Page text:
Ambient in nature, yet stemming from an electronic background, Sintetizzatrice is a departure for Donato Dozzy and a wonderful debut for Anna Caragnano. The album’s title is the Italian feminine for “synthesizer”, but in this case it’s more of a synthesis. Donato Dozzy layers and loops Cagagnano’s voice into lovely shapes and sizes. These from time to time resemble the work of a synthesizer, but also flute, violin, even drums. Add the fact that the vocalist engages in whistles and onomatopoeia, and the results are remarkable.
Lisa Gerard comes to mind; Caragnano has that multi-octave range, most apparent on “Parallelo” but present throughout. Katie Gately and Holly Herndon are other recent contemporaries. With the recent resurgence of interest in a cappella renditions (for example, “Pitch Perfect” and “The Sing-Off”), it’s amazing to hear all of the parts performed by a single voice. But of course it’s not a single voice; the unheard voice is that of Donato, who pays homage to his electronic roots on the diptych of “Parola” and “Festa (A Mottola)”, which is simultaneously a tribute to the town in which his mother – and surprisingly, Caragnano – were raised. One can imagine the villagers rushing outside for the annual summer festival, ebulliently raising their glasses and guitars.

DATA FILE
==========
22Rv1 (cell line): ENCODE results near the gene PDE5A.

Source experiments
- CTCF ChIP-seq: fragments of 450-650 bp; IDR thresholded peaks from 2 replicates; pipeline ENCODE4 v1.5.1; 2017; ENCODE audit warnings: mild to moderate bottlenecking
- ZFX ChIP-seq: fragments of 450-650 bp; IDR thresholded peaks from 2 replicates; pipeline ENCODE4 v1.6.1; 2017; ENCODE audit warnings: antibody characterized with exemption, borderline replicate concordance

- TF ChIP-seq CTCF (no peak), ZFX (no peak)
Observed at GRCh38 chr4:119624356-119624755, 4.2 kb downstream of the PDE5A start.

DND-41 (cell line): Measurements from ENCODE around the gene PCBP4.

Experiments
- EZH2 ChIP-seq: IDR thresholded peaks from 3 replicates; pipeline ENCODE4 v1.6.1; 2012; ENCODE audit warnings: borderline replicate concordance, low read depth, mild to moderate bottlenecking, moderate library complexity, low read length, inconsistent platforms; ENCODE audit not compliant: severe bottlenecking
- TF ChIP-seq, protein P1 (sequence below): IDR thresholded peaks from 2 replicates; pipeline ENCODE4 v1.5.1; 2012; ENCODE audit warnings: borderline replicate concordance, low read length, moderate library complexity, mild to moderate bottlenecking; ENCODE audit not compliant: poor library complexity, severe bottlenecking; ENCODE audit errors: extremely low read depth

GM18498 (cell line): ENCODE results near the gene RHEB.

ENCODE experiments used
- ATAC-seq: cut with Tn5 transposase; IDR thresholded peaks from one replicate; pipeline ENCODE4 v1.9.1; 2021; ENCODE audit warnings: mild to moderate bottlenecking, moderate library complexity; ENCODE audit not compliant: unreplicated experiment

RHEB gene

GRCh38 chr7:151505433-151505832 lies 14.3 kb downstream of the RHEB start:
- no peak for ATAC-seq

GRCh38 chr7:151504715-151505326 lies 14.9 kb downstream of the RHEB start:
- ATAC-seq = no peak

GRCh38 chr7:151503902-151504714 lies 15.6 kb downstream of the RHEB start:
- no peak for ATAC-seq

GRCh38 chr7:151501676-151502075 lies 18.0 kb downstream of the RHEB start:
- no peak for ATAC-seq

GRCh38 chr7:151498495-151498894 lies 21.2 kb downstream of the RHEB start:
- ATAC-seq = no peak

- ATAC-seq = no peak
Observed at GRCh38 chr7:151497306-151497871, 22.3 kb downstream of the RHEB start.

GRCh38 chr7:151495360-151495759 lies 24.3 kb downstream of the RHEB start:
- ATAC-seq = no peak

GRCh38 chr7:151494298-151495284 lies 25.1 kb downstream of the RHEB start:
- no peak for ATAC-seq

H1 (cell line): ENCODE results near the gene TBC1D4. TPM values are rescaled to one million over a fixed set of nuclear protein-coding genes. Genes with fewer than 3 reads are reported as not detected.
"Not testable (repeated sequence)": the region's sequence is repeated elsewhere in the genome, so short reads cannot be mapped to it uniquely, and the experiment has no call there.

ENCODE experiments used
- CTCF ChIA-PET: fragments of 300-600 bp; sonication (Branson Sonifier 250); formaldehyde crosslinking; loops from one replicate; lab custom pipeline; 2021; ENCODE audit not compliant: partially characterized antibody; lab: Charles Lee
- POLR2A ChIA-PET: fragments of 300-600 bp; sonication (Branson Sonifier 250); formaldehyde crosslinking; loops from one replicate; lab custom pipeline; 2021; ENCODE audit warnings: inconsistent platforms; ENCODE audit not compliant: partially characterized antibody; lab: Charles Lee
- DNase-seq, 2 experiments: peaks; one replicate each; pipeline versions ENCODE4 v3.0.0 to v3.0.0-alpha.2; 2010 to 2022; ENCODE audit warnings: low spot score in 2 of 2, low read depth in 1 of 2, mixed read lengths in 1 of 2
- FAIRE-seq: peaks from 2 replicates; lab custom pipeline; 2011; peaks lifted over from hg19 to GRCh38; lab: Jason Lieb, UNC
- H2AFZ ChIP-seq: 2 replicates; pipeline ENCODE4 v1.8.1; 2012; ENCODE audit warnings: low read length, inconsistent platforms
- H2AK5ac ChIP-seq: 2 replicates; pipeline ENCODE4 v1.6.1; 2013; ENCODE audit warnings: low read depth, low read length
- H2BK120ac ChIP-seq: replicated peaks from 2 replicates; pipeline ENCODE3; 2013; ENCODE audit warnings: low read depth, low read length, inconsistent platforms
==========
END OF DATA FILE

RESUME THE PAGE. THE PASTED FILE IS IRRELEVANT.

The few instances of repeated phrases draw listeners in different directions. “Starcloud” comes across like a languid weather report, as peaceful as a soft spring sprinkle. But “Love Without Sound” casts an odd shadow, as it is sound. Does this mean the track is without love? If so, why does Caragnano sing with such love in her voice? The thoughts are tied up in knots as one tries to wrap the head around the simple phrase. And yet, this is the nature of the release: to layer and loop. The two artists have indeed formed a lovely sintesi. (Richard Allen)